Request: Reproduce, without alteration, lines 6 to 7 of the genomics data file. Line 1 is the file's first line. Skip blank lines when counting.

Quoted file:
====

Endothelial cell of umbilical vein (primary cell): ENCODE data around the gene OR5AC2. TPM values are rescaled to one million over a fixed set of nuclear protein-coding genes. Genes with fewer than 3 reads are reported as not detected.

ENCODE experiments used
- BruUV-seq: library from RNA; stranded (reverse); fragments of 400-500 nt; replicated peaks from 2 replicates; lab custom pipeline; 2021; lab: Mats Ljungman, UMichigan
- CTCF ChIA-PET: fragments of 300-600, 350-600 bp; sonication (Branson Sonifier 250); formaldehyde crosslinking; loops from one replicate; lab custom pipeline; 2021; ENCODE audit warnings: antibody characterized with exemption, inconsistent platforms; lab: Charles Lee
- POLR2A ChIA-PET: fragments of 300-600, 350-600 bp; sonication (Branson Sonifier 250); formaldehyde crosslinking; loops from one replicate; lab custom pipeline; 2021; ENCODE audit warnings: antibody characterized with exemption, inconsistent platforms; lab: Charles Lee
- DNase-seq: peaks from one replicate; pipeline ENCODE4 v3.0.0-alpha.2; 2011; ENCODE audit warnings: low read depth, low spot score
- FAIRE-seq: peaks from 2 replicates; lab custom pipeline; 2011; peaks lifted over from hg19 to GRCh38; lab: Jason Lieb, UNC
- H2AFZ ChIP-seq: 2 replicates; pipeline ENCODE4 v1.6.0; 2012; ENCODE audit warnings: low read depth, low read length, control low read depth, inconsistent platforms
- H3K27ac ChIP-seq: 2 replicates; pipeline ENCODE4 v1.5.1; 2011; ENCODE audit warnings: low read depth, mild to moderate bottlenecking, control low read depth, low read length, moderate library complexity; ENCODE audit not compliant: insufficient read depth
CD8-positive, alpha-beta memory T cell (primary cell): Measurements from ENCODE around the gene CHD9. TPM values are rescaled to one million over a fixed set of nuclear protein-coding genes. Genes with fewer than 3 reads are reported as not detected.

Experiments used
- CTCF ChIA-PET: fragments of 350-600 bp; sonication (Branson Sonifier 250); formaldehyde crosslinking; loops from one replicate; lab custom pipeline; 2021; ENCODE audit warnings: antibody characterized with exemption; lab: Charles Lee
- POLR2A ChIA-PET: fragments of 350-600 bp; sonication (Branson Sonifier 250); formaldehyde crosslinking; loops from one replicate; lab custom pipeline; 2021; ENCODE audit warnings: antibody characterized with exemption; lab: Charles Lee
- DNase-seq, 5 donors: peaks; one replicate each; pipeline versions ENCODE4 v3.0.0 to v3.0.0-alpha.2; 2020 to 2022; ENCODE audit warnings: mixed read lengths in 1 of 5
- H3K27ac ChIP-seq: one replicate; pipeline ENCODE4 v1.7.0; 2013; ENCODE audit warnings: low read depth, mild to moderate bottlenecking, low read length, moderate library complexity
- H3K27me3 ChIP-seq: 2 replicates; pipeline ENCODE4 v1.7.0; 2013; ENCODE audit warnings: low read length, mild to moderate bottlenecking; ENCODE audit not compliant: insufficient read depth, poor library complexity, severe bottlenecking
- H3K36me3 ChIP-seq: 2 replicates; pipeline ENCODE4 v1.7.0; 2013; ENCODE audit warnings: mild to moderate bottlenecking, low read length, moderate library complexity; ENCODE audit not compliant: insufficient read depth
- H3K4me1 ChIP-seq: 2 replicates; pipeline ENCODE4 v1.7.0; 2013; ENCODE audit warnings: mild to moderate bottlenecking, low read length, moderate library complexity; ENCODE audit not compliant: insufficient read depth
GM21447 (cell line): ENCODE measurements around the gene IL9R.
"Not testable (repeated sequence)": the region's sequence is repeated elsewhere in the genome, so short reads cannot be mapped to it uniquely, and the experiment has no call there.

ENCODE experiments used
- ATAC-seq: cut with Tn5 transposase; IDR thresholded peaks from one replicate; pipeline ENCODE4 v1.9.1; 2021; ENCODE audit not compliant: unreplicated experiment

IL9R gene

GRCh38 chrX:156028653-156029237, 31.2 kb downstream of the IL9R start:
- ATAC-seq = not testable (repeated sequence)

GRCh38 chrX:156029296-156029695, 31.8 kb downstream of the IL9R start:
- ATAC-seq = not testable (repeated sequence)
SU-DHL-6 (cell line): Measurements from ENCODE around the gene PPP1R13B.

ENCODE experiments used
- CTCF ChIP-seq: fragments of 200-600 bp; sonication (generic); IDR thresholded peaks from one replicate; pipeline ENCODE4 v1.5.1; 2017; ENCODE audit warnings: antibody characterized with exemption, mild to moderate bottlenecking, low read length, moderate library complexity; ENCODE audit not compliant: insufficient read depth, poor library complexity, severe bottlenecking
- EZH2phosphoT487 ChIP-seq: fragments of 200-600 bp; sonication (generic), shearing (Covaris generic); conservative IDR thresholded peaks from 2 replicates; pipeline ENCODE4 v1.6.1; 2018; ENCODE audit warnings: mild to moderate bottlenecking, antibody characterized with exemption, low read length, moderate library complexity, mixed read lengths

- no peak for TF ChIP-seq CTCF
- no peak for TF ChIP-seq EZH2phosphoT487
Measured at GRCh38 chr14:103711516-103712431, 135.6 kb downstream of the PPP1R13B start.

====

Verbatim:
- DNase-seq: peaks from one replicate; pipeline ENCODE4 v3.0.0-alpha.2; 2011; ENCODE audit warnings: low read depth, low spot score
- FAIRE-seq: peaks from 2 replicates; lab custom pipeline; 2011; peaks lifted over from hg19 to GRCh38; lab: Jason Lieb, UNC